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COVID-19 Omicron Variant XBB.1.5 More Dominant, Makes Up 40 Percent of New Cases in US: CDC
The variant doubled in prevalence over a week.
By Mimi Nguyen Ly December 31, 2022, Updated: December 31, 2022
The COVID-19 Omicron XBB.1.5 subvariant nearly doubled in prevalence over the past week, data from the U.S. Centers for Disease Control and Prevention (CDC) showed on Friday, with it now comprising over 40 percent of new cases in the United States.
Specifically, for the week ending Dec. 31, CDC data puts the Omicron XBB.1.5 subvariant as making up 40.5 percent of the total new COVID-19 cases in the country. That figure was 21.7 percent in the week ending Dec. 24.
Meanwhile, subvariants BQ.1 and BQ.1.1 are now at 26.9 percent and 18.3 percent of total new U.S. cases, respectively. Last week, BQ.1.1 was 33.2 percent and BQ.1 was at 24.1 percent of new cases.
The XBB.1.5 subvariant appeared in the United States around late November and has roughly doubled in prevalence every week since, according to CDC data. It accounts for the majority of current COVID-19 cases in the U.S. northeast, at around 75 percent of cases in the New York tri-state area and New England.
Meanwhile, the BQ.1.1 Omicron subvariant still makes up most cases in the country’s south and west.
XBB ‘Probably the Worst Variant’ Right Now: Doctor
XBB.1.5 descended from the XBB subvariant. The latter was first identified in India in August and quickly became dominant in the country. XBB has also been responsible for the increase in COVID-19 cases in parts of Asia, including Singapore.
In a recent interview with Reuters, Dr. Michael Osterholm, an infectious disease expert at the University of Minnesota, said that “probably the worst variant that the world is facing right now is actually XBB.” He added that seven of the 10 U.S. states where cases and hospitalizations are rising are in the northeast, concurrent with an increase of XBB cases there.
XBB is a recombinant of two subvariants that descended from the Omicron BA.2 subvariant. This means that genetic data from two versions of the virus that descended from BA.2 that had infected a person at the same time, combined during the viral replication process to form the new XBB subvariant.
Japanese researchers said in a paper posted to the preprint server bioRxiv on Dec. 27 that their findings suggest XBB is the “first documented SARS-CoV-2 variant increasing its fitness through recombination rather than single mutations.” The researchers also said their results suggest that XBB is “highly transmissible” and highly resistant to the immunity that was induced by people having had breakthrough infections of the previous Omicron subvariants.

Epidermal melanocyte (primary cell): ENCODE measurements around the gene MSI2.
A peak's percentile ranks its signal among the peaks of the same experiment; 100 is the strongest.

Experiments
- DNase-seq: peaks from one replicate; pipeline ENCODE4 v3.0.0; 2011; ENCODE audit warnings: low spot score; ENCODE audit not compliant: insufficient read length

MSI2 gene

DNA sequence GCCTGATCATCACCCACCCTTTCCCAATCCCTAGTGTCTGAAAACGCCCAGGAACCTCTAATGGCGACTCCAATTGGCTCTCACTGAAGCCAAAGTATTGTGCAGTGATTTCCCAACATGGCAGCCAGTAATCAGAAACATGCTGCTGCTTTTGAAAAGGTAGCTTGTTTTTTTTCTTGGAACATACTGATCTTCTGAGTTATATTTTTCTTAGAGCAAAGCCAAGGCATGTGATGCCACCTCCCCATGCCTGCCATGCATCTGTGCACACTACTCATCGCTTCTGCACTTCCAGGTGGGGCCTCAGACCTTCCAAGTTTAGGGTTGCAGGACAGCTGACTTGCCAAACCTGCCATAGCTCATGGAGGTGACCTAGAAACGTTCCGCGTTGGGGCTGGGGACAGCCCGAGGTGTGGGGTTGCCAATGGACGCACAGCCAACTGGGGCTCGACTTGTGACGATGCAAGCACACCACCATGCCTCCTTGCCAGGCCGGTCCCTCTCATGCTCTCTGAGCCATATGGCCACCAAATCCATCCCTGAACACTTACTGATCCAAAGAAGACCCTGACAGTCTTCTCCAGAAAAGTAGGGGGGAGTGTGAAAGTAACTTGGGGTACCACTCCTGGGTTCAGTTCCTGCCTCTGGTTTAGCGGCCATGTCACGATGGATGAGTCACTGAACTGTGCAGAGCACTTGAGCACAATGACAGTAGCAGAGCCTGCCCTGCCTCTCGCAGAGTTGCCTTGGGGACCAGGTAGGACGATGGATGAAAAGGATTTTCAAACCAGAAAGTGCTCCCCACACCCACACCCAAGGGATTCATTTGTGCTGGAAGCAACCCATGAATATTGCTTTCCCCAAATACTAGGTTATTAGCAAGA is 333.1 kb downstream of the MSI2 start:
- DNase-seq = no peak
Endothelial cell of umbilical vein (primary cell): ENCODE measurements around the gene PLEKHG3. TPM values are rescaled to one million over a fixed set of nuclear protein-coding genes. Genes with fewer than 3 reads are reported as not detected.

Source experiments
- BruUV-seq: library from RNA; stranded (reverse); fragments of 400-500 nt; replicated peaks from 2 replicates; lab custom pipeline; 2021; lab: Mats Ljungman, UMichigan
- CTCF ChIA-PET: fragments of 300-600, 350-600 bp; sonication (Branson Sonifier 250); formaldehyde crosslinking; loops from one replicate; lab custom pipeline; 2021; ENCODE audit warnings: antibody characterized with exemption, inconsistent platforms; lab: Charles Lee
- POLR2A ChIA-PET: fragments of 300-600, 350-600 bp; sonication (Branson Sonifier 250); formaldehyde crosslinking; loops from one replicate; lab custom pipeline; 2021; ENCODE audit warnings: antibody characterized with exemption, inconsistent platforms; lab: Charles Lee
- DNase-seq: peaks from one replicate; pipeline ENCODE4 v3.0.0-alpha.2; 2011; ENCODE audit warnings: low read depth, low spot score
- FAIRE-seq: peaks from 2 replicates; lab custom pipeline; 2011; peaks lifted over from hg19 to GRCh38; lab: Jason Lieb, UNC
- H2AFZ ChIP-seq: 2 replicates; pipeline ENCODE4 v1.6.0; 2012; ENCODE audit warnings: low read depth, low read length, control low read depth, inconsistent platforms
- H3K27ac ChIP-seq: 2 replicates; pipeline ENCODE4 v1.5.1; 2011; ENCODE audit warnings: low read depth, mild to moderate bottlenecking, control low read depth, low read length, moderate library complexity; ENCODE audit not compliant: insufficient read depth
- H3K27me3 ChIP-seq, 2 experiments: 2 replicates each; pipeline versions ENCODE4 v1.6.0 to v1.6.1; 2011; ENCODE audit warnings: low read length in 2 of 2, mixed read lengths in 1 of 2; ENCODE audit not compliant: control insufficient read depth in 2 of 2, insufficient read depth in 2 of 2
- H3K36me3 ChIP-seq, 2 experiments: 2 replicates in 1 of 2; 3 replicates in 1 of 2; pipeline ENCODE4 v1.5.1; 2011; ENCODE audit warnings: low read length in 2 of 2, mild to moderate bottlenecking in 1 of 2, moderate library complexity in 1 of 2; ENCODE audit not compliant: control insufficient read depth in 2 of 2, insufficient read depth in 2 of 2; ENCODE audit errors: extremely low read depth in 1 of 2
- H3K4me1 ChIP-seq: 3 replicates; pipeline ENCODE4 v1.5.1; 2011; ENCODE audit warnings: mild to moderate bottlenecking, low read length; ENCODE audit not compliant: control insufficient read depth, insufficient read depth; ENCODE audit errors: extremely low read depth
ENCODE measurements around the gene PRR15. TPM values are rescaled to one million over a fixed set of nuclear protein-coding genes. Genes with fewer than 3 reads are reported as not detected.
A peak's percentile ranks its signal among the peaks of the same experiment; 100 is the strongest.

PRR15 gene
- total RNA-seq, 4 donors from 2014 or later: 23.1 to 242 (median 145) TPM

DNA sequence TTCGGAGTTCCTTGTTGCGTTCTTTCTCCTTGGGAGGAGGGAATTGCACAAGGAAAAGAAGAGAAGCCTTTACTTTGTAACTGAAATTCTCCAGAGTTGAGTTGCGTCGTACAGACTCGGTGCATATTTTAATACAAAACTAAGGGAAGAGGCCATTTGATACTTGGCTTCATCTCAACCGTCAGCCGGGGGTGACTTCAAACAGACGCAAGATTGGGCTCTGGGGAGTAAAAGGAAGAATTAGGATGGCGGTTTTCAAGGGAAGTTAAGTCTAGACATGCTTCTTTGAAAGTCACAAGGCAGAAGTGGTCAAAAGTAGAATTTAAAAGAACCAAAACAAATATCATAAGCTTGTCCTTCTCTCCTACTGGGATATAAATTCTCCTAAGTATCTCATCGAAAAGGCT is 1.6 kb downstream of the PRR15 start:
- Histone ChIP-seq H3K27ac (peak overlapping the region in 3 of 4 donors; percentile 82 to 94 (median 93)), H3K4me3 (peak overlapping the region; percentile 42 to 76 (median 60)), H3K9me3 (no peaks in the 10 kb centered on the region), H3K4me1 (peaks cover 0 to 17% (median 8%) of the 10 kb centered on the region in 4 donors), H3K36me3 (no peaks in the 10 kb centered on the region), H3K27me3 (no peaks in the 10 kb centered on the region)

XBB.1.5 Spreading Faster
Yunlong Richard Cao, a Chinese scientist and assistant professor at Peking University, noted that XBB.1.5 has an additional change compared to XBB called the S486P mutation, which gives it a “greatly enhanced” ability to bind to cells through a key receptor called ACE2, or angiotensin-converting enzyme 2.
“The fact that XBB.1.5 showed a much superior growth advantage than XBB.1 suggests that hACE2 [human ACE2] binding affinity does play a heavy role in SARS-CoV-2 spreading. XBB.1 truly suffered from low-hACE2 binding, despite XBB.1’s highest immune evasion capability,” he wrote on Twitter.
Researchers from Columbia University, in a paper published Dec. 13 in the journal Cell, noted that the newly emerged subvariants raise concerns that they may “further compromise the efficacy of current COVID-19 vaccines and monoclonal antibody (mAb) therapeutics.”
“We now report findings that indicate that such concerns are, sadly, justified, especially so for the XBB and XBB.1 subvariants,” they wrote. Part of their findings showed that the new subvariants—Omicron BQ.1, BQ.1.1, XBB, and XBB.1—were able to evade being neutralized by antibodies “from vaccinated individuals with or without prior infection, including persons recently boosted with the new bivalent [booster vaccine].”
“[I]t is alarming that these newly emerged subvariants could further compromise the efficacy of current COVID-19 vaccines and result in a surge of breakthrough infections as well as re-infections,” the scientists wrote. “However, it is important to emphasize that although infections may now be more likely, COVID-19 vaccines have been shown to remain effective at preventing hospitalization and severe disease even against Omicron as well as possibly reducing the risk of [long COVID].”
Mimi Nguyen Ly is a senior reporter for the Epoch Times. She covers U.S. news and world news. Contact her at email@example.com